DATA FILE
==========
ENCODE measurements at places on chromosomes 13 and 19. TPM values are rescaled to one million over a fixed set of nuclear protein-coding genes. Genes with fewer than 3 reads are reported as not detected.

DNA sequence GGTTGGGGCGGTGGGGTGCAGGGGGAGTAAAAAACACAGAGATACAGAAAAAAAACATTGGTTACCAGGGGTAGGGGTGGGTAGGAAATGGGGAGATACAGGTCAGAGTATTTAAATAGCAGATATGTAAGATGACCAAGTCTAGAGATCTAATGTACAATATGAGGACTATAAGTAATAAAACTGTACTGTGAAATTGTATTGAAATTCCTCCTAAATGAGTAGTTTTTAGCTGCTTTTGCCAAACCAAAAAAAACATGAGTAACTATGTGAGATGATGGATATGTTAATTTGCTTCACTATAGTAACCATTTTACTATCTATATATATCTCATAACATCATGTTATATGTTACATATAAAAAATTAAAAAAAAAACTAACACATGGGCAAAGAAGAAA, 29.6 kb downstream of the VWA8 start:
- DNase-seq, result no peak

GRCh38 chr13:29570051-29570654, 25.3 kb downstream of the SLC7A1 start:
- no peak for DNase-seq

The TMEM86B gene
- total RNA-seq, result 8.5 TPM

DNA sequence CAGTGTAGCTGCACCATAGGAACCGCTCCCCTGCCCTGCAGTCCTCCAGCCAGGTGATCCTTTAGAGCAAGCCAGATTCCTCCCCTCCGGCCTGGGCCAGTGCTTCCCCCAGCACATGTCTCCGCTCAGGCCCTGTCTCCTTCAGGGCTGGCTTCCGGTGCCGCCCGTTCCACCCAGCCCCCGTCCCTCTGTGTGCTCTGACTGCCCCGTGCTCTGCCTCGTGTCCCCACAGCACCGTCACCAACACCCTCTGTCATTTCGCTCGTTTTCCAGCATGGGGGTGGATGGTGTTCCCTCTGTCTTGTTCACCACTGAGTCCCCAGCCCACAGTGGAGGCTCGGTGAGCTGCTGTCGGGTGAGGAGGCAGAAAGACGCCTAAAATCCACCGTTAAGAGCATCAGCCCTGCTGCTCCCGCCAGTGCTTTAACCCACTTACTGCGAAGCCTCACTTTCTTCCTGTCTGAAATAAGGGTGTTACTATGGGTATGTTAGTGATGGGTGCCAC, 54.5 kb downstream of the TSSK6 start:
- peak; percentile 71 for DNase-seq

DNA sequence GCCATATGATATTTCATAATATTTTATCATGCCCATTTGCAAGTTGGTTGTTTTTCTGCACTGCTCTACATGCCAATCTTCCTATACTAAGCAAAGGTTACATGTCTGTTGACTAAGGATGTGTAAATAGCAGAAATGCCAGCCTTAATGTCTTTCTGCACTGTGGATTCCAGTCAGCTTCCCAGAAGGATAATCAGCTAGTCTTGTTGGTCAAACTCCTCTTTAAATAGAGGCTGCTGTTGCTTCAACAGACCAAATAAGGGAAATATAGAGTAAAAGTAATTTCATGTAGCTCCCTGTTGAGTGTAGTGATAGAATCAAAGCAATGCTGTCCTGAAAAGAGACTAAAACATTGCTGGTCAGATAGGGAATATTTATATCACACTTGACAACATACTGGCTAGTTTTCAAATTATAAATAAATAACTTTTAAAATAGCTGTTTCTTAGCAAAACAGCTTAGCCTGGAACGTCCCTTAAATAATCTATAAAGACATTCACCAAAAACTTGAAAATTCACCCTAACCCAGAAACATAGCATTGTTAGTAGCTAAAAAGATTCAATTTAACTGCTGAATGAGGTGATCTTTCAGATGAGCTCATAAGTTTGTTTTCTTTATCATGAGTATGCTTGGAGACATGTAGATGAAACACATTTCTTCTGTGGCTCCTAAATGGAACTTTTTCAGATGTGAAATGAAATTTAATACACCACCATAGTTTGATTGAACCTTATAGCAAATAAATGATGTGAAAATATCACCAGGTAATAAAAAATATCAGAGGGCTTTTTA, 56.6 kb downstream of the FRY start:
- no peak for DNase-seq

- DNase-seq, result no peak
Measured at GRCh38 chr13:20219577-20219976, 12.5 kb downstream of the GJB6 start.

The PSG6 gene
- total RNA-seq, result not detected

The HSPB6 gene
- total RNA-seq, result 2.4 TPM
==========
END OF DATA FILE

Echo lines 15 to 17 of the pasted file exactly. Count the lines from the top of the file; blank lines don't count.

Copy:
- total RNA-seq, result not detected

The HSPB6 gene
- total RNA-seq, result 2.4 TPM